• Pulling out of markets based on this quarter’s earnings. Exiting an international market not only burns bridges but also often leaves many local financial obligations and works against long-term efforts.

building international strategy, international business, international marketing

A Better International Strategic Framework

The good news is that there is a better way. The tail chasing can stop and your staff can productively work together towards the right goals. Here’s where I normally begin an international strategy assessment:

  1. What’s your company’s exit strategy?
    What’s your company owners’ exit strategy? Are you planning an IPO, equity buy out or acquisition? Or do you plan to pass on this company to future generations? What kind of company will your leaders be passing to its next owners? Knowing the window of time to exit helps to determine which opportunities make the most sense to maximize outcomes.
  1. What are the goals of the international expansion?
    Many companies measure international success based on the Return on Investment (ROI). If this is your situation, then your strategy needs to reflect the required Internal Rate of Return. But many companies choose to reflect multiple value-creation objectives. These can include building a global brand, increasing global market share, developing an international supply chain, and reducing dependency on a single market or currency. By defining the goals up front, you know exactly what port you’re sailing to before you leave shore.
  1. Do you know your real opportunities and costs?
    It is a rare company that takes the time to research the true potential of their markets and then the associated costs to gain market share. But those who do are typically the market leaders (no surprise, really). It takes internal staff or international consultants asking the right questions to truly unearth the new business environment BEFORE investing more resources.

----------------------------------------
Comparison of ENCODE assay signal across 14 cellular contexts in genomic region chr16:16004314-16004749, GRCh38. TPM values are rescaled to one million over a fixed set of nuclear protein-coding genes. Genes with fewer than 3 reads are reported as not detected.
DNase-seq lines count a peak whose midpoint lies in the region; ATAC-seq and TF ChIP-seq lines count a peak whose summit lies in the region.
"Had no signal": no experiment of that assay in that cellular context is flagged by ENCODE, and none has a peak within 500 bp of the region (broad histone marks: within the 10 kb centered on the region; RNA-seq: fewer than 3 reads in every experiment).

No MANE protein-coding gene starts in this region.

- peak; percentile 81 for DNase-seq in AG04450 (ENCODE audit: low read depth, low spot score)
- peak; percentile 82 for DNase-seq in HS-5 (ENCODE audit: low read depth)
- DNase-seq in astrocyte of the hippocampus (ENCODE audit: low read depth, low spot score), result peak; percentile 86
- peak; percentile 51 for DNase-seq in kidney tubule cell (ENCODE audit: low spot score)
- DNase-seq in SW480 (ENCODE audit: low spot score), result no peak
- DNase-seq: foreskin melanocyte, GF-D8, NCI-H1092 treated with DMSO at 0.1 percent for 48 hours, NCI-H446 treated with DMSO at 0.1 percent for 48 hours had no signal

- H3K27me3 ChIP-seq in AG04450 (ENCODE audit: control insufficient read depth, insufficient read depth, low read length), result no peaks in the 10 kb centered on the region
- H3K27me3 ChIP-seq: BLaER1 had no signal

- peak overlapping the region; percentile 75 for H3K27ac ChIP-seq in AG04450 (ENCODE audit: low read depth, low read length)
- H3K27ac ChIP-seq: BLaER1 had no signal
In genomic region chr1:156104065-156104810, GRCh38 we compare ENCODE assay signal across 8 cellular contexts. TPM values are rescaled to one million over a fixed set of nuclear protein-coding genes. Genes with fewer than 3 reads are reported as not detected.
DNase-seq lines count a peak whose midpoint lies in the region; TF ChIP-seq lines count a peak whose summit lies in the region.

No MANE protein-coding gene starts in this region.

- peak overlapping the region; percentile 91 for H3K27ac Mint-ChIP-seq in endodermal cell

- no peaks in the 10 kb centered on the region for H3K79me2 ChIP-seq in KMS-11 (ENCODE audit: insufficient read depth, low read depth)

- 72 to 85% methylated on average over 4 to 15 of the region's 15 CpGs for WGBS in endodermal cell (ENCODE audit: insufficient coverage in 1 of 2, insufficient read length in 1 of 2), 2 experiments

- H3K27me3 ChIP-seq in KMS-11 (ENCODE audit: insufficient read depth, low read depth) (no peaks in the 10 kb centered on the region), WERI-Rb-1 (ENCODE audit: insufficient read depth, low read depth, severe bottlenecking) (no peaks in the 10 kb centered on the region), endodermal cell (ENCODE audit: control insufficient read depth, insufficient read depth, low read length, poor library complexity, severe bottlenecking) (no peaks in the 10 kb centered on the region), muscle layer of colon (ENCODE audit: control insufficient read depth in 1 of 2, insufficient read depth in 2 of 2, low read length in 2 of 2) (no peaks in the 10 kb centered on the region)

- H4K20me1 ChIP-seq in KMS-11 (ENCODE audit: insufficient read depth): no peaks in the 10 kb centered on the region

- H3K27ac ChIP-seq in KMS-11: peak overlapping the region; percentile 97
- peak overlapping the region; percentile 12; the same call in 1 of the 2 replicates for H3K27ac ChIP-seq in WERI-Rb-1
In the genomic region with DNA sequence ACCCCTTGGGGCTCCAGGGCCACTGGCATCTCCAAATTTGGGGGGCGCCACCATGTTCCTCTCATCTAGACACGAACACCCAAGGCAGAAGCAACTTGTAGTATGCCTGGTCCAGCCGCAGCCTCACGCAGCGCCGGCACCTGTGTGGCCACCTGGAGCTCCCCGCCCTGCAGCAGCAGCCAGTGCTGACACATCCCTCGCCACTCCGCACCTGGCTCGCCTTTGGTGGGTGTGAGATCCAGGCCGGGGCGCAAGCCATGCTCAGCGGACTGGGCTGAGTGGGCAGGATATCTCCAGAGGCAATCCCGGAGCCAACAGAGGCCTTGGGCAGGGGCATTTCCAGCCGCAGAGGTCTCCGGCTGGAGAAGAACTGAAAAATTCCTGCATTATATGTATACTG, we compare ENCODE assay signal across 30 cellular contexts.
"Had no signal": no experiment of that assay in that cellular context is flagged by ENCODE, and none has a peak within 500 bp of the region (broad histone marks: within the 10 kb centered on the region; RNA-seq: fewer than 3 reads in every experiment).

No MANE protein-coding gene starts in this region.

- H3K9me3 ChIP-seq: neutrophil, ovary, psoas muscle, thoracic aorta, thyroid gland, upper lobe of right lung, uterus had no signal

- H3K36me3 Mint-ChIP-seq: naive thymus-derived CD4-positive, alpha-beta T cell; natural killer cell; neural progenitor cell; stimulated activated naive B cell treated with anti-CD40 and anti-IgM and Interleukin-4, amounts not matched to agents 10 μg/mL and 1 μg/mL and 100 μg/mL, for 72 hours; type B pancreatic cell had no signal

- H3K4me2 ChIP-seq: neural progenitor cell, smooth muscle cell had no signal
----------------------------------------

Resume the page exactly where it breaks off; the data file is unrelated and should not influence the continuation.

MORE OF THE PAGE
1. What are your company’s risk tolerance and comfort with foreignness?
    Inherently some international projects are riskier than others. Safe may be doing business between the U.S. and Canada, or between Germany and Austria. There are similar business environments, language, culture, etc. But at some point, success will bring opportunities that are further afield and rich in potential. When those potential clients call, is your company ready to do business in Mongolia or Mali? I recently spent time working with a software company where some of the front line staff quietly avoided following up on international leads. Needless to say, the close rates for international leads were incredibly low. The company CEO touted his global company, but there was serious resistance in the ranks.
  1. What are your financial resources for expansion?
    The best-laid plans in the world are reduced to dust when there is no money to pay for the international expansion. I am amazed at how many companies actually try the no-cash approach. In my experience it’s never successful. Ever. Most small and medium-sized technology and services companies finance their expansions slowly through retained earnings. This can be effective if it aligns to your end game plan. Some companies rely on either bank loans or equity investment to finance their expansion. This works well for a well researched, contemplated and executed plan. A fourth option that should always be considered is to look into your own government’s export promotion programs. There may be grants, low-interest loans or other incentives to expand while creating jobs in your own country.

These questions are a starting point for building a better international expansion strategy. But to truly leverage your company’s competitive advantages and global potential, you should engage with business resources who can help your company plot the course to success.

If you would like to review your company’s international expansion strategy and plans, I offer a 30-minute complimentary conference call to learn about your opportunities and challenges. To schedule this call, please email me at [email protected].

 

Best of success in all of your international business dealings!
Becky Park, MS, MBA

The International Entrepreneur

The International Entrepreneur – 5 Tech Firm Strategy Myths that Need Busting